Google earnings report comes with big surprises

Tuesday, August 26th, 2014 By

Eric Schmidt

Google CEO Eric Schmidt is stepping aside but not stepping down. Image: Flickr / worldeconomicforum / CC-BY-SA

Google released its quarterly earnings report today, and it contained many surprises. The Google earnings report showed
stronger earnings-per-share than expected. The report also included the news that co-founder Larry Page will become the CEO.

Q4 Google earnings report

In accordance with financial regulations, Google has released its fourth quarter earnings report for 2010. The 2010 Google earnings were very strong, turning a profit of $8.75 per share. During the same period of 2009, Google stocks earned $6.79 per share. Total revenue for the company during the three-month period was $6.4 billion. Estimates had put Google earnings for Q4 at $8 per share, with $6 billion in earnings.

The Google CEO announcement

Bigger news than stronger-than-expected earnings, though, is the shakeup in Google management. CEO Eric Schmidt has been serving in that position since 2001. As of April 4, however, co-founder Larry Page will be taking over as Google CEO. Schmidt will be staying with Google, and working on “special projects” within Google, such as governmental outreach. Page will be handling day-to-day operations of Google, and co-founder Sergey Brin will be working on “several new products,” which are so far undefined.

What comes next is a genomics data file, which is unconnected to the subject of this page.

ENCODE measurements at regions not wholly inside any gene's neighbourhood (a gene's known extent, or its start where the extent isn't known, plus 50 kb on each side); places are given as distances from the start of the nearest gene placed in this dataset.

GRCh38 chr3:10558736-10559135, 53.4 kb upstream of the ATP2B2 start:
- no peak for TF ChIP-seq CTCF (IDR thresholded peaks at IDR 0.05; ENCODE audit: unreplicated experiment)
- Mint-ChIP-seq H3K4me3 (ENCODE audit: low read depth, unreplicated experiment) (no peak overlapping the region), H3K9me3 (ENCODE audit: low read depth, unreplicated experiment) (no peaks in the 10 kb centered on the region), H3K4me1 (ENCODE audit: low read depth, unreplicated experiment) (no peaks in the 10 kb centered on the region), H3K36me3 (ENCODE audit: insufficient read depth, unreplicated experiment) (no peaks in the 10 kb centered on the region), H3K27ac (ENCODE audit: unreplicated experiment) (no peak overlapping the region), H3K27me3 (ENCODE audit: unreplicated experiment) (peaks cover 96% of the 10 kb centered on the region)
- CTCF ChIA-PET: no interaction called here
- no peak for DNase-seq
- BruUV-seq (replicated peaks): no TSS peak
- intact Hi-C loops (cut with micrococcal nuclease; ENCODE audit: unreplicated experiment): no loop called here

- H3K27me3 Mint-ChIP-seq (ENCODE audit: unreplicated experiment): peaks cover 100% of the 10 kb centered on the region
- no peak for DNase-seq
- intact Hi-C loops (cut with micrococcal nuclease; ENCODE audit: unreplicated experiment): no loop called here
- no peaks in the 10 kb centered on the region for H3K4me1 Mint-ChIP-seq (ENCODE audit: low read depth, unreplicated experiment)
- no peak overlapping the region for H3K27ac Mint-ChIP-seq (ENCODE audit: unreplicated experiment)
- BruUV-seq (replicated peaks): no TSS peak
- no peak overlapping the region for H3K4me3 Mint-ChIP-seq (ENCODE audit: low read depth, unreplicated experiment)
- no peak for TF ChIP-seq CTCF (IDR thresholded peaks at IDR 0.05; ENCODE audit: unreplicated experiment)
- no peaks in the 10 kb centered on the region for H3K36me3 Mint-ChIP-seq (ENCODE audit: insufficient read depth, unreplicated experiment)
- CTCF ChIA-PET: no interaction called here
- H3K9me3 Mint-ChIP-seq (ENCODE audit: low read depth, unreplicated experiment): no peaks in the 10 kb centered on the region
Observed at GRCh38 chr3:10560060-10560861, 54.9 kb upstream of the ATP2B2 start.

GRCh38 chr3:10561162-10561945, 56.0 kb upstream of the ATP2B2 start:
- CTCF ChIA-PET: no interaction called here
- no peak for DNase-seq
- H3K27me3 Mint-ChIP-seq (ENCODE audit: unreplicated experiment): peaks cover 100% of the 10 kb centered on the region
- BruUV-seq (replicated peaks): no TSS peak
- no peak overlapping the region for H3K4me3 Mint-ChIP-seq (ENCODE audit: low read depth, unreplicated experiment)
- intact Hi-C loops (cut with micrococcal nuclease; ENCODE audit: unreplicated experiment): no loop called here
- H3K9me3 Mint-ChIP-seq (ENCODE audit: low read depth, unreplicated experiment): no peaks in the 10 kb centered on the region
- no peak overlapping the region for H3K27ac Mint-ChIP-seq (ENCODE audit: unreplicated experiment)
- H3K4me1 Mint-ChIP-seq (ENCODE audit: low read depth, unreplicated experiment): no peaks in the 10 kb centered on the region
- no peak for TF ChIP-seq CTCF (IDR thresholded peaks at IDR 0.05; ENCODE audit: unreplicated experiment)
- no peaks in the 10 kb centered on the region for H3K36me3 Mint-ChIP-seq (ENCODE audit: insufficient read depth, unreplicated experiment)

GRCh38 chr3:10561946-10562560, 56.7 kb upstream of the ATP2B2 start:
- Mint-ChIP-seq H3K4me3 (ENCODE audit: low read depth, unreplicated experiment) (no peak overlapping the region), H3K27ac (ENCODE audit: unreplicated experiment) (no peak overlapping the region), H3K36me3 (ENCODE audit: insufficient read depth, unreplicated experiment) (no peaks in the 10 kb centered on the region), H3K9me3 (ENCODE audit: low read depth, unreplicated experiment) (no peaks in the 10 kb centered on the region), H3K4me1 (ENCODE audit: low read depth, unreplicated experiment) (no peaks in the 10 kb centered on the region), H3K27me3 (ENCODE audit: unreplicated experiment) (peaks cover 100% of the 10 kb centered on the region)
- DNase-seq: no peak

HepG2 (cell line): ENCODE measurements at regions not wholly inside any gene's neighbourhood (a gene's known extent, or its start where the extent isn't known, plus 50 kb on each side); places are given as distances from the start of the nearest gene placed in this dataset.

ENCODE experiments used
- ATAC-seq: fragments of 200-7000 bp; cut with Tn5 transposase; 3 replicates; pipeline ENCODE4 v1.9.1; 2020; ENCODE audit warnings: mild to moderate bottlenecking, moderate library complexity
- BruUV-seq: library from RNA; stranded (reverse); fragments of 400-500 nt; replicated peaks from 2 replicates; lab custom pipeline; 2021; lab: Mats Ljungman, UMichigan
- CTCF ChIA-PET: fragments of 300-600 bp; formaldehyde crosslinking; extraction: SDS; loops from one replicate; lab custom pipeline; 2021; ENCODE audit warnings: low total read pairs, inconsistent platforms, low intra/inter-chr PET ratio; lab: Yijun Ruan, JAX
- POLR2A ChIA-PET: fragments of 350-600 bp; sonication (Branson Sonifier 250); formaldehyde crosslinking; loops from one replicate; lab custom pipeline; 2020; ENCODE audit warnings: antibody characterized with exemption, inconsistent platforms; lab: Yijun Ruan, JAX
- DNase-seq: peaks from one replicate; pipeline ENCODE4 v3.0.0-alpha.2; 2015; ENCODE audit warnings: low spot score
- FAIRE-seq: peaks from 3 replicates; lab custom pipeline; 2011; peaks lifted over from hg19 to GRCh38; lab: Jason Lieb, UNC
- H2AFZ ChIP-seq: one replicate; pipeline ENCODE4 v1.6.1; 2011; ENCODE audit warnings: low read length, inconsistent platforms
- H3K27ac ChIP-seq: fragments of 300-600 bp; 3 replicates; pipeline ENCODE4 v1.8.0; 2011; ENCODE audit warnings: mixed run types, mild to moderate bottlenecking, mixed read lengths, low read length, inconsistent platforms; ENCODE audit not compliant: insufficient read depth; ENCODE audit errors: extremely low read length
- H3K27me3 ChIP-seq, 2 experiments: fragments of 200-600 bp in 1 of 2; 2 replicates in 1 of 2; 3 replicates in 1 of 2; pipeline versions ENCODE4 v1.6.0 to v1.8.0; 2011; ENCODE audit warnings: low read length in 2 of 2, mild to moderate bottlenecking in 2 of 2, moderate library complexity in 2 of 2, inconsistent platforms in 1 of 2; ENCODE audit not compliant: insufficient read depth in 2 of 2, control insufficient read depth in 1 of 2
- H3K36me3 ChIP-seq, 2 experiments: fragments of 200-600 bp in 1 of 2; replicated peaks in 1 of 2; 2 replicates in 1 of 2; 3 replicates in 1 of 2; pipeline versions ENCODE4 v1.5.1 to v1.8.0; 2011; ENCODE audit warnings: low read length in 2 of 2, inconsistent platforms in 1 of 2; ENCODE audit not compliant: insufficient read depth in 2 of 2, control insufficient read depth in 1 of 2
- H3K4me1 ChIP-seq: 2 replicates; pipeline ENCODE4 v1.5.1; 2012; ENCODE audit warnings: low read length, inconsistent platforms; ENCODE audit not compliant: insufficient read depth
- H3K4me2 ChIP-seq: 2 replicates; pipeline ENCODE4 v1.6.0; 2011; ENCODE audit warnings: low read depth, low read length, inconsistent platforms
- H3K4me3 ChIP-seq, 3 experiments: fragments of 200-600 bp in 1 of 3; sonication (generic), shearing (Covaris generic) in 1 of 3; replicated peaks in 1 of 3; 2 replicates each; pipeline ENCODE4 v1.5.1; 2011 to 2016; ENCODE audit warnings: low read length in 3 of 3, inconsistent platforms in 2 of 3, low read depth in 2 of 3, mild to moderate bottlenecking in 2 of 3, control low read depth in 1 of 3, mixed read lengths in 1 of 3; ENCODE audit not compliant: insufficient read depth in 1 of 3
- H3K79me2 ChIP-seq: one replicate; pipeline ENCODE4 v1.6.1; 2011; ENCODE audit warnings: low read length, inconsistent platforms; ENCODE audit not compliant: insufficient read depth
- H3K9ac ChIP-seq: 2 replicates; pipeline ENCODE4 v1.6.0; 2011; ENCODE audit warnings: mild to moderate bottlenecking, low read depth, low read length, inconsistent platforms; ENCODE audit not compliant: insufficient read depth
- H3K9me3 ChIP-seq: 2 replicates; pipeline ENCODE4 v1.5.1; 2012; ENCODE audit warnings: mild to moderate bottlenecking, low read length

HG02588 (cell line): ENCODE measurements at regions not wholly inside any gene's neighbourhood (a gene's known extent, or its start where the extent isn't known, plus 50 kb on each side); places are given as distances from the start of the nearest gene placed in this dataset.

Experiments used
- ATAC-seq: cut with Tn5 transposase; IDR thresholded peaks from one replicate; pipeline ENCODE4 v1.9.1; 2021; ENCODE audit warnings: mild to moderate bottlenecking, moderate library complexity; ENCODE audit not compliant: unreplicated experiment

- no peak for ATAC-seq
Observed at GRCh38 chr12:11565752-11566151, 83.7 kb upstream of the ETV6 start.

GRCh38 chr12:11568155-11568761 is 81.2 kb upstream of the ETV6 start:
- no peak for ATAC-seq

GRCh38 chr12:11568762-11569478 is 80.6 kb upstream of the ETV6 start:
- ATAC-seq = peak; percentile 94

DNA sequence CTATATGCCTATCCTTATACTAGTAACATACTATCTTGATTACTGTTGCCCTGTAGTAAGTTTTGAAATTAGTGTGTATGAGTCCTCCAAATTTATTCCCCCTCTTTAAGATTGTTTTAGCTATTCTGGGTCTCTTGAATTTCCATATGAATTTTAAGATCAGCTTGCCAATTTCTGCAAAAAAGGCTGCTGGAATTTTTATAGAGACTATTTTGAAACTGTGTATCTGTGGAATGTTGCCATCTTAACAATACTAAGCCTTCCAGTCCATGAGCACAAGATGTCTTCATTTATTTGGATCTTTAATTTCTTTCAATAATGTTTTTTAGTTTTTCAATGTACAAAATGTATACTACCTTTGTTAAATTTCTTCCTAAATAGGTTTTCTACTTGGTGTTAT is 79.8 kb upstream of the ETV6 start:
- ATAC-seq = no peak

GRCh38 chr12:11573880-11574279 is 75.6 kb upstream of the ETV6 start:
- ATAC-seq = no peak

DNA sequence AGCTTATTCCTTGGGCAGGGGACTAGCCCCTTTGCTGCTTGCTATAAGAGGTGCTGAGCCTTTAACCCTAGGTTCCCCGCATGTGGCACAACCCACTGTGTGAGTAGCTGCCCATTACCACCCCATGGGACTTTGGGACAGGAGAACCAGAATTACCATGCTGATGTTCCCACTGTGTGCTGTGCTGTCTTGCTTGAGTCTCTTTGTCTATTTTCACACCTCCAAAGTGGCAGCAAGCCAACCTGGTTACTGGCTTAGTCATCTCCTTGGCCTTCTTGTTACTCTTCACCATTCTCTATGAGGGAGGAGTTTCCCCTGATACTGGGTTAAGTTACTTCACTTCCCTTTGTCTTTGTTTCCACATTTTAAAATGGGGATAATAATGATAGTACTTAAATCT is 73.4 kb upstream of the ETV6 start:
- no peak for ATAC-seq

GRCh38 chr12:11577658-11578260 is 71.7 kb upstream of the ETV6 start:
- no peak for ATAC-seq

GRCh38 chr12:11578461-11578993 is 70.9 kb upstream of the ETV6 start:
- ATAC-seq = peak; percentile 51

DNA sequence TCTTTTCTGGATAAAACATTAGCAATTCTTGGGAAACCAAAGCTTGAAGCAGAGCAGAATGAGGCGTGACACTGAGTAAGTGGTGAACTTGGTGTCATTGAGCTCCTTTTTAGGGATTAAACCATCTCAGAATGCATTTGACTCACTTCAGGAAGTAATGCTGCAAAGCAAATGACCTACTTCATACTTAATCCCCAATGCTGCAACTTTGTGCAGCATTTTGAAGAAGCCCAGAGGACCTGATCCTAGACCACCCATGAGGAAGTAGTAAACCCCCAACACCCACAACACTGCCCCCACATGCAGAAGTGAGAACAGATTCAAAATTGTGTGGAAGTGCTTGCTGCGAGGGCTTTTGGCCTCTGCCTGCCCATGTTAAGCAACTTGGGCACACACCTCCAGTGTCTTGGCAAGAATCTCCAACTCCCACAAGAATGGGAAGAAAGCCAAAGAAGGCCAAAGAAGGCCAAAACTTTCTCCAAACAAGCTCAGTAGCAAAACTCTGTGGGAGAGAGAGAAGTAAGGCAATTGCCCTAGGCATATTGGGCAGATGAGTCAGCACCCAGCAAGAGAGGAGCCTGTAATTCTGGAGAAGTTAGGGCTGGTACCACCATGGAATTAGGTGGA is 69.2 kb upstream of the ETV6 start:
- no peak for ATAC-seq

History of Google operations

Though there is a shakeup in the top echelons of Google, it is not as big a shakeup as it may seem. It has been widely recognized that Google runs as a triumvirate, a three-leader system, with Eric Schmidt as the legal head of the company only. By moving around the management position but maintaining the same three heads of the company, Google will likely not be seeing any major changes in company philosophy or projects. This announcement comes at the same time as Apple’s Steve Jobs announcing that he is taking a six-month medical leave of absence, reigniting the debate of Apple’s dictatorial management structure versus Google’s combined, collaborative management style.


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